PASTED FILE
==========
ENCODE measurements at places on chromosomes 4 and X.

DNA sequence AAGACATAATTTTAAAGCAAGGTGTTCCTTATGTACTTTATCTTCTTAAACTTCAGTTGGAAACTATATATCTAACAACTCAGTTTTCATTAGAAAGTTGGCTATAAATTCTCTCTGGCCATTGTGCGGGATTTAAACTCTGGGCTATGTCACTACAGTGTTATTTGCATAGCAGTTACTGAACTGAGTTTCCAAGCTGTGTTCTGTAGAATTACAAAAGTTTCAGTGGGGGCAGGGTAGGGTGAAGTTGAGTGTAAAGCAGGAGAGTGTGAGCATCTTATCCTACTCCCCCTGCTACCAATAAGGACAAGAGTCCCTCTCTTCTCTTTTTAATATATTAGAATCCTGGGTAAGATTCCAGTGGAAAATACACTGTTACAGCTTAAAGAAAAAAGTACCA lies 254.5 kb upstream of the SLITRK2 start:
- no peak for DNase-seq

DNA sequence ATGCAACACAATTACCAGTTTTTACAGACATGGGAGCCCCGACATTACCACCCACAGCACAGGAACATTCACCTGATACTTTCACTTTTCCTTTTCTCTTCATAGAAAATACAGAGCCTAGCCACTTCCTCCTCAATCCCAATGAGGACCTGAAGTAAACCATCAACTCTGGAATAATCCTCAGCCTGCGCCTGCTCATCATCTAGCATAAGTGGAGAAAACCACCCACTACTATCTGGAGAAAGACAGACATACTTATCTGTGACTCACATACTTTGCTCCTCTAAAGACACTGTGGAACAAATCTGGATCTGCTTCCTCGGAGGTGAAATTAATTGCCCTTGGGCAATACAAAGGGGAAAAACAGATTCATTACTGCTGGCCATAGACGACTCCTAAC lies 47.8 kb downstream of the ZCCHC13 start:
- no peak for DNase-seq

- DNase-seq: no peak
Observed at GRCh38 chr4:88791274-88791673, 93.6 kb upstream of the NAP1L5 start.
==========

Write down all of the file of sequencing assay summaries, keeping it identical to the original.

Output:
ENCODE measurements at places on chromosomes 4 and X.

DNA sequence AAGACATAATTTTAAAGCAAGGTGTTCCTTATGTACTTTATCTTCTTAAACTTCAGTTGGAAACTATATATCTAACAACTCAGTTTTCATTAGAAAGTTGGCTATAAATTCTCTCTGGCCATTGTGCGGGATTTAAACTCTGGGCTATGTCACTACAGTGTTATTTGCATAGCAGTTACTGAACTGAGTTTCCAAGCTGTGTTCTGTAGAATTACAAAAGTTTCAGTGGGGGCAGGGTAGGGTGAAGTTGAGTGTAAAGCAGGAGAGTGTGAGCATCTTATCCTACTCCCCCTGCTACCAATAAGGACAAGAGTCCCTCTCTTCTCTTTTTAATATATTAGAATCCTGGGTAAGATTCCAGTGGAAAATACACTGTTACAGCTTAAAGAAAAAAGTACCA lies 254.5 kb upstream of the SLITRK2 start:
- no peak for DNase-seq

DNA sequence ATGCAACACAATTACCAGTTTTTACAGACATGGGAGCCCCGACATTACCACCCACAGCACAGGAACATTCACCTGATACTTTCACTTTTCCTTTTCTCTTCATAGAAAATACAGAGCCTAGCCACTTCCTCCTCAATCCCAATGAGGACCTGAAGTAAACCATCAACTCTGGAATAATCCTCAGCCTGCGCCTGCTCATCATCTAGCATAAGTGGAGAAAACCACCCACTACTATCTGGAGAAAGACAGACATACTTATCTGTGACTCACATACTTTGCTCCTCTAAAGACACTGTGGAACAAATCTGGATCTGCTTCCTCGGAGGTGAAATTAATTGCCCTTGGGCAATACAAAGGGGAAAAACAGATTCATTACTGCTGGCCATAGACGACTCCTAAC lies 47.8 kb downstream of the ZCCHC13 start:
- no peak for DNase-seq

- DNase-seq: no peak
Observed at GRCh38 chr4:88791274-88791673, 93.6 kb upstream of the NAP1L5 start.